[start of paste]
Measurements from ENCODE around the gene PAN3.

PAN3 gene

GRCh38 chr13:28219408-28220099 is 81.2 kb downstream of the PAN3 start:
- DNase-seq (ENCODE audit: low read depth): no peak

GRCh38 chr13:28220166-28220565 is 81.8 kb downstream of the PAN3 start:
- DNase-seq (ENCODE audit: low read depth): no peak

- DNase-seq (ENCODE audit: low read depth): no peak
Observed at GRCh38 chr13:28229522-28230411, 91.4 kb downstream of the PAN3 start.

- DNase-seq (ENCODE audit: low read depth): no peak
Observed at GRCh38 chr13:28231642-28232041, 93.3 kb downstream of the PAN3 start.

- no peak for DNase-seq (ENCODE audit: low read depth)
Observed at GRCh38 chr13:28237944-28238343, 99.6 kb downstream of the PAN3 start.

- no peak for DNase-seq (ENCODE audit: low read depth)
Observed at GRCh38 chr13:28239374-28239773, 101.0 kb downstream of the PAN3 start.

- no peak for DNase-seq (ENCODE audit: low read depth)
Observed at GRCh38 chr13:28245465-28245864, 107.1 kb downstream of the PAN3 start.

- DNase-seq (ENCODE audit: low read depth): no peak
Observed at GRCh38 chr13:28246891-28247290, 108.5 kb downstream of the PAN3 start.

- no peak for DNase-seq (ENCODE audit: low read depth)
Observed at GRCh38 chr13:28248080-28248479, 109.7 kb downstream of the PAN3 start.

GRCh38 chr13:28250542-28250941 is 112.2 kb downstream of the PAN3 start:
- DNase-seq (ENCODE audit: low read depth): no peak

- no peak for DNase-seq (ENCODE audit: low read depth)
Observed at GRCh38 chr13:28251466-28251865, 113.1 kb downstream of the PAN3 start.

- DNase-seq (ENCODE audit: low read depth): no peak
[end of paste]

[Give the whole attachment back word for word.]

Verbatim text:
Measurements from ENCODE around the gene PAN3.

PAN3 gene

GRCh38 chr13:28219408-28220099 is 81.2 kb downstream of the PAN3 start:
- DNase-seq (ENCODE audit: low read depth): no peak

GRCh38 chr13:28220166-28220565 is 81.8 kb downstream of the PAN3 start:
- DNase-seq (ENCODE audit: low read depth): no peak

- DNase-seq (ENCODE audit: low read depth): no peak
Observed at GRCh38 chr13:28229522-28230411, 91.4 kb downstream of the PAN3 start.

- DNase-seq (ENCODE audit: low read depth): no peak
Observed at GRCh38 chr13:28231642-28232041, 93.3 kb downstream of the PAN3 start.

- no peak for DNase-seq (ENCODE audit: low read depth)
Observed at GRCh38 chr13:28237944-28238343, 99.6 kb downstream of the PAN3 start.

- no peak for DNase-seq (ENCODE audit: low read depth)
Observed at GRCh38 chr13:28239374-28239773, 101.0 kb downstream of the PAN3 start.

- no peak for DNase-seq (ENCODE audit: low read depth)
Observed at GRCh38 chr13:28245465-28245864, 107.1 kb downstream of the PAN3 start.

- DNase-seq (ENCODE audit: low read depth): no peak
Observed at GRCh38 chr13:28246891-28247290, 108.5 kb downstream of the PAN3 start.

- no peak for DNase-seq (ENCODE audit: low read depth)
Observed at GRCh38 chr13:28248080-28248479, 109.7 kb downstream of the PAN3 start.

GRCh38 chr13:28250542-28250941 is 112.2 kb downstream of the PAN3 start:
- DNase-seq (ENCODE audit: low read depth): no peak

- no peak for DNase-seq (ENCODE audit: low read depth)
Observed at GRCh38 chr13:28251466-28251865, 113.1 kb downstream of the PAN3 start.

- DNase-seq (ENCODE audit: low read depth): no peak